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  7. Red Leg

    Red Leg AH ENABLER LIFETIME BRONZE BENEFACTOR AH Legend

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    Actual incident is a bit different and the outcome not so good. Up until the mid-fifties no one was even sure if the boomslang was venomous or particularly dangerous - recorded bites were non-existent.

    The following describes the actual incident to which I suspect you are referring.

    "Because they’re so anatomically unsuited to biting people, boomslangs were assumed to be harmless up until the late 1950s. A fantastic article by Paul Donovan for Reptiles Magazine describes how on the 26th of September 1957, eminent herpetologist, Karl P. Schmidt from Chicago's Lincoln Park Zoo, died from a boomslang bite. It was the first such recorded death, and it left his peers shocked. Schmidt had received a bite from a single fang in his thumb as he opened a sack containing a young boomslang that had spent its life in captivity, and he thought nothing of it. Not only did the scientific community think this species posed no threat - very few rear-fanged snakes in the family Colubridae are dangerous to humans - but the way its venom works means that the symptoms don’t kick in until several hours after the bite. Schmidt recorded every symptom as it arrived. Around 24 hours after his bite, Schmidt was found dead in his home from respiratory arrest and severe brain haemorrhaging."

    Schmidt, being the good scientist that he was, kept notes as he became aware of the nature of the bite and progressed through the symptoms.

    Interestingly, the snake was sent to him by a young naturalist by the name of Marlin Perkins. Perkins was unsure of its identification and sent it to Schmidt. It is said that Perkins struggled with having made that decision the rest of his life.
     
    Last edited: Apr 4, 2019
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  8. Tarwathie

    Tarwathie AH Senior Member

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    Fascinating, thank you. The story I recalled probably was incorrectly mixed up with one of Ionides' crazy escapades, without the tragic ending.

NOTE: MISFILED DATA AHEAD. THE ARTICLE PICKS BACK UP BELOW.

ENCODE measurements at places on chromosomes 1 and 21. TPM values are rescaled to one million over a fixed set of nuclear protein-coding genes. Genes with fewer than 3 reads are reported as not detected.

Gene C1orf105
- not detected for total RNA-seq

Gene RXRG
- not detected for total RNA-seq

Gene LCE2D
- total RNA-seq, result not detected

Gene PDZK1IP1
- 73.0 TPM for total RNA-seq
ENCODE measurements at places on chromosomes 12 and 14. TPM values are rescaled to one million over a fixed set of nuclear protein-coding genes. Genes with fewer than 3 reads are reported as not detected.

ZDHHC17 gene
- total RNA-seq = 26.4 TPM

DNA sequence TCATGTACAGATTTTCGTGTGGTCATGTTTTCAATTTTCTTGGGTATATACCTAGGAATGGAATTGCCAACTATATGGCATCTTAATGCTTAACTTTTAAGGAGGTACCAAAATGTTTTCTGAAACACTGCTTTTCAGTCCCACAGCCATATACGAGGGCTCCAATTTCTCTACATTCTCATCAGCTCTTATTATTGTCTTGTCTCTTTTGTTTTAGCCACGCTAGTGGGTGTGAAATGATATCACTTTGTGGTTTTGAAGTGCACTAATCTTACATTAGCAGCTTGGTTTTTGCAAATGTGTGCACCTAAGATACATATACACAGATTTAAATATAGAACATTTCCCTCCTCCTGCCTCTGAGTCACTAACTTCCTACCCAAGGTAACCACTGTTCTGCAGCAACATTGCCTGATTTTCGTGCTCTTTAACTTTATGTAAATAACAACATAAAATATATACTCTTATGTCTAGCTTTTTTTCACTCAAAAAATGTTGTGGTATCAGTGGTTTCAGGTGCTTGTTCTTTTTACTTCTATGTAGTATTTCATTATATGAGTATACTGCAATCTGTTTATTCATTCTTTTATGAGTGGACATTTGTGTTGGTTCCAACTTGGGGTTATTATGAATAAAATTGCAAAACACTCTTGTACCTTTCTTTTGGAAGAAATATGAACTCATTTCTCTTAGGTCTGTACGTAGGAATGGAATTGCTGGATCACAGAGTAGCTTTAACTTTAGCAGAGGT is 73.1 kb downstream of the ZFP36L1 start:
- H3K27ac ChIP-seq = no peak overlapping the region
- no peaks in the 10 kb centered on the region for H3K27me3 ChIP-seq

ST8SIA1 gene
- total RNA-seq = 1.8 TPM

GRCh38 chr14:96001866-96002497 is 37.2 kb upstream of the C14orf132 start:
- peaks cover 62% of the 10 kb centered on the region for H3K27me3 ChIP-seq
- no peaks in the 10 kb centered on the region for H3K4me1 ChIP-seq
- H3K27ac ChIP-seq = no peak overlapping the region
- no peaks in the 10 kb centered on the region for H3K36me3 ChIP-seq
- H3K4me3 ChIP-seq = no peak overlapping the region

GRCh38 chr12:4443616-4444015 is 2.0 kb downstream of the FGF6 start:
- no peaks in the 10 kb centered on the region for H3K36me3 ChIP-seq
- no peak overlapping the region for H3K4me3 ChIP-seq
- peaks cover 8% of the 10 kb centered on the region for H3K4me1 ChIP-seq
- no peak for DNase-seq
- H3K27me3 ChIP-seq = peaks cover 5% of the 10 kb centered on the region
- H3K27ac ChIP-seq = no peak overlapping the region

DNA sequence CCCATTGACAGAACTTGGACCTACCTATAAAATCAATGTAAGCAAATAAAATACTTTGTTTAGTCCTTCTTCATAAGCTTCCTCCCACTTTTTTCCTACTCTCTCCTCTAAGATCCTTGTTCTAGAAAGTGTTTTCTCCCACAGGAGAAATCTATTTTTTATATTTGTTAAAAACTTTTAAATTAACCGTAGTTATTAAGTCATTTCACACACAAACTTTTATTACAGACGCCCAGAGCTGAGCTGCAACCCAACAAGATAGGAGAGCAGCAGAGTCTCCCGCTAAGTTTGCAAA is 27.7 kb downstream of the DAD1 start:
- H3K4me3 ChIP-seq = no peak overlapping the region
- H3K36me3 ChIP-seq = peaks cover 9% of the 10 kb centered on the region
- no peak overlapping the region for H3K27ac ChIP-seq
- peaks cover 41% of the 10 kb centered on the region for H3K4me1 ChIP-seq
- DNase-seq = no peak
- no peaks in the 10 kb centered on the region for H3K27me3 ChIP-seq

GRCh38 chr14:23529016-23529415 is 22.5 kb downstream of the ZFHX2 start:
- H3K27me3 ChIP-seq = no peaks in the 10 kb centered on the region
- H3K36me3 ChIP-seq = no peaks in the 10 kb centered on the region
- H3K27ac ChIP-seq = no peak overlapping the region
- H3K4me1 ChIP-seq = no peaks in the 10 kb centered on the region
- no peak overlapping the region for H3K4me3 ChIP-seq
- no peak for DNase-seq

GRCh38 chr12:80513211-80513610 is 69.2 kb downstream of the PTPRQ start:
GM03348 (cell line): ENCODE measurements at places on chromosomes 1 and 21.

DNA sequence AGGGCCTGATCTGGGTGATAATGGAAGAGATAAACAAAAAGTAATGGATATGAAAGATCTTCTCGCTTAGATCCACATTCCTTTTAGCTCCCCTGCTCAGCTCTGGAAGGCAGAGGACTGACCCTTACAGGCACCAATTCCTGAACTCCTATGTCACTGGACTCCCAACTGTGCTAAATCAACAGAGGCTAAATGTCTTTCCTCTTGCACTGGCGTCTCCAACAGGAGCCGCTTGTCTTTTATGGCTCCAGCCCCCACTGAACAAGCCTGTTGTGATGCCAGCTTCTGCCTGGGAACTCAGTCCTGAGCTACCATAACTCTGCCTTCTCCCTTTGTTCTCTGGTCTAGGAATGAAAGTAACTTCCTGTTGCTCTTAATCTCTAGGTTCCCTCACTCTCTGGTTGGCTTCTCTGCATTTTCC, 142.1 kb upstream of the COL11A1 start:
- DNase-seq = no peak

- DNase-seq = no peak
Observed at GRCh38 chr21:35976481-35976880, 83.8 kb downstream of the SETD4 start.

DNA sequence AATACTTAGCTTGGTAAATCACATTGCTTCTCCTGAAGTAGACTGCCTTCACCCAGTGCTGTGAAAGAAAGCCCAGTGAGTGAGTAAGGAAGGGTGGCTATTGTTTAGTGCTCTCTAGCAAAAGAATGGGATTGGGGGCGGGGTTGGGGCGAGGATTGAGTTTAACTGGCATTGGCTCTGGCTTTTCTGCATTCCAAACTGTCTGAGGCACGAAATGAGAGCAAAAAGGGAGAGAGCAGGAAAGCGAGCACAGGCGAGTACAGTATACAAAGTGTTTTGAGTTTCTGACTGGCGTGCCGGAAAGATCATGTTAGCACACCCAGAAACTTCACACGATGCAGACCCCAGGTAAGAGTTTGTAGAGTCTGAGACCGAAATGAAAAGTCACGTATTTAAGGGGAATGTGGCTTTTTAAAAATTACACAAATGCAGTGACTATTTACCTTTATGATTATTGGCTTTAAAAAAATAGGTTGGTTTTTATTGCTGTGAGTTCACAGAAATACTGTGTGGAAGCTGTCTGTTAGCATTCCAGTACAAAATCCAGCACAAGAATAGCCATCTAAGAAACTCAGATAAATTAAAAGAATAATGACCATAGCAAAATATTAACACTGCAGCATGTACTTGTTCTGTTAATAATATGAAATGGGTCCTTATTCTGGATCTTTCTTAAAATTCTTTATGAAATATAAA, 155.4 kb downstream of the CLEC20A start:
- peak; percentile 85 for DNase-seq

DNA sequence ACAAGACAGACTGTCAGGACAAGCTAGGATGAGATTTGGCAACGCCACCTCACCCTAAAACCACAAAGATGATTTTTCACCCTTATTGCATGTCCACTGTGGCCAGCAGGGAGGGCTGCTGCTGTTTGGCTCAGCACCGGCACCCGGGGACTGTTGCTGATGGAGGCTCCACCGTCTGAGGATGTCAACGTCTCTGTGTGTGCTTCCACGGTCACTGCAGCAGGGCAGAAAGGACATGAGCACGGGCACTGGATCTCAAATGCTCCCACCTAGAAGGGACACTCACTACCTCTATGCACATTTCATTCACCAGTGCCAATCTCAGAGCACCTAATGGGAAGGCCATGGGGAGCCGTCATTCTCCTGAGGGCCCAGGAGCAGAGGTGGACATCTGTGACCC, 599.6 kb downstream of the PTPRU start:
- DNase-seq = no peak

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  9. Ridgewalker

    Ridgewalker AH ENABLER LIFETIME BRONZE BENEFACTOR AH Legend

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    Tarwathie, I believe I recall reading the same story about Ionides. He was the best known during his day for zoos to get snakes from. He believed he was pretty immune to snake venom because he had been bitten so many times. I’ll have to see if I still have the book I read his adventures in. He was quite a character as were most during his period.
     
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  10. Tarwathie

    Tarwathie AH Senior Member

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    Ok, thanks. He was a really interesting character. I've only read a chapter on him by Capstick.
     
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  11. Ridgewalker

    Ridgewalker AH ENABLER LIFETIME BRONZE BENEFACTOR AH Legend

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    “White Hunter” I believe was the book. It was the history of Africa hunters through 1970s. Excellent book and audio CD which I use to listen to on 1000 mile drives to visit my family.
     
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  12. jeanes

    jeanes AH Veteran

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    Has anyone tried a Bond derringer with .38 shot shell or possibly .410 bird shot? Probably not in Africa, though.
     

  13. Sika98k

    Sika98k AH Veteran

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    Some ammunition manufacturer now has the marketing and design departments feverishly working on new packaging for “The Mamba Load” or suchlike after reading this thread.
    Suggestions please ?
     
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  14. Scott CWO

    Scott CWO AH Enthusiast

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    Yes, they have to open their mouth about 180 degrees. The trackers said he was, “Very angry” with his mouth open.
     
    Last edited by a moderator: Apr 5, 2019

  15. CBH Australia

    CBH Australia AH Enthusiast

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    Its not uncommon for people to keep a .410 in rural houses in Australia.
    ive booked a trip to Africa in January I wasn't thinking about the snakes,
     

  16. Tarwathie

    Tarwathie AH Senior Member

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    I don't think it's something we need to worry about much as visiting hunters, and I didn't want to imply with this thread that as clients we should be looking for snake defense loads. It's more a matter of wearing appropriate footwear and clothing as recommended by the PH beforehand, and paying attention to our surroundings and where we step.

    I spent 8 months in the Freestate in the 90s, wasn't into hunting then but did a lot of hiking and bird watching - I never saw a single snake of any kind. It may have been youthful dramatic overkill, but I was very deliberate in watching where I placed my hands on low hanging tree branches so as not to accidentally touch a snake that might be in a tree.